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My view on what's going on in the financial markets and the global economy, and a few other things that might interest me from time to time.

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FAMAG (+TSLA) quarterly earnings: everything you need to know

Below are two tables to have at hand as we look forward to earnings for the FAMAG companies for the quarter ended December 30, 2022. I also included Tesla along with the five FAMAG companies since TSLA can be a “sentiment-shifter” and is reporting this week on Wednesday, following Microsoft’s release on Tuesday. Below the two tables are links to the management calls which will take place after the earnings releases of each company.

Below are links to the management webcasts which will follow each company's earnings release. These are presented below in chronological order ("AMC" is "after market close").

Microsoft (MSFT), Jan 24 (AMC) MSFT post-earnings management discussion here

Tesla (TSLA), Jan 25 (AMC) TSLA post-earnings management discussion here

Meta Platforms (META), Feb 1 (AMC) META post-earnings management discussion here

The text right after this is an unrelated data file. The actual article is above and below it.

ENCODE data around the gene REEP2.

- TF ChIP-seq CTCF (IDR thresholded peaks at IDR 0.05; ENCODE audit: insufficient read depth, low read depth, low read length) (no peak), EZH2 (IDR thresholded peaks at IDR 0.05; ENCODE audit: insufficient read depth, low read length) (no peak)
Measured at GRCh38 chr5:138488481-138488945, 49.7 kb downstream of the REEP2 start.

Apple (AAPL), Feb 2 (AMC) AAPL post-earnings management discussion here

Amazon (AMZN), Feb 2 (AMC) AMZN post-earnings management discussion here

Alphabet (GOOG), Feb 2 (AMC) GOOG post-earnings management discussion here

Although influential, the five FAMAG companies are not as influential as they once were as far as the various indices, like the S&P 500. Back in early January 2022 (one year ago) – when I last looked at the relevancy of these five tech giants – these companies had combined market value of over $10 trillion, representing over 25% of the S&P 500 index. Just more than one year later on January 20, 2023 (Friday), the same five stocks had collective market value of $6.5 trillion, a 35% decline in one year. They account as of Friday for 19.6% of the S&P 500 index, so collectively, are slightly less influential than they used to be (although still very relevant).

One last thing to note is that all five mega-tech companies are in the process of adjusting their cost structures to better align their costs with the return to more normal demand / growth trajectories following the unexpected growth spurt caused by the abnormalities of the pandemic (and associated easy monetary policy). This has involved tens of thousands of layoffs across the FAMAG companies, and there is no indication that the cuts are done.


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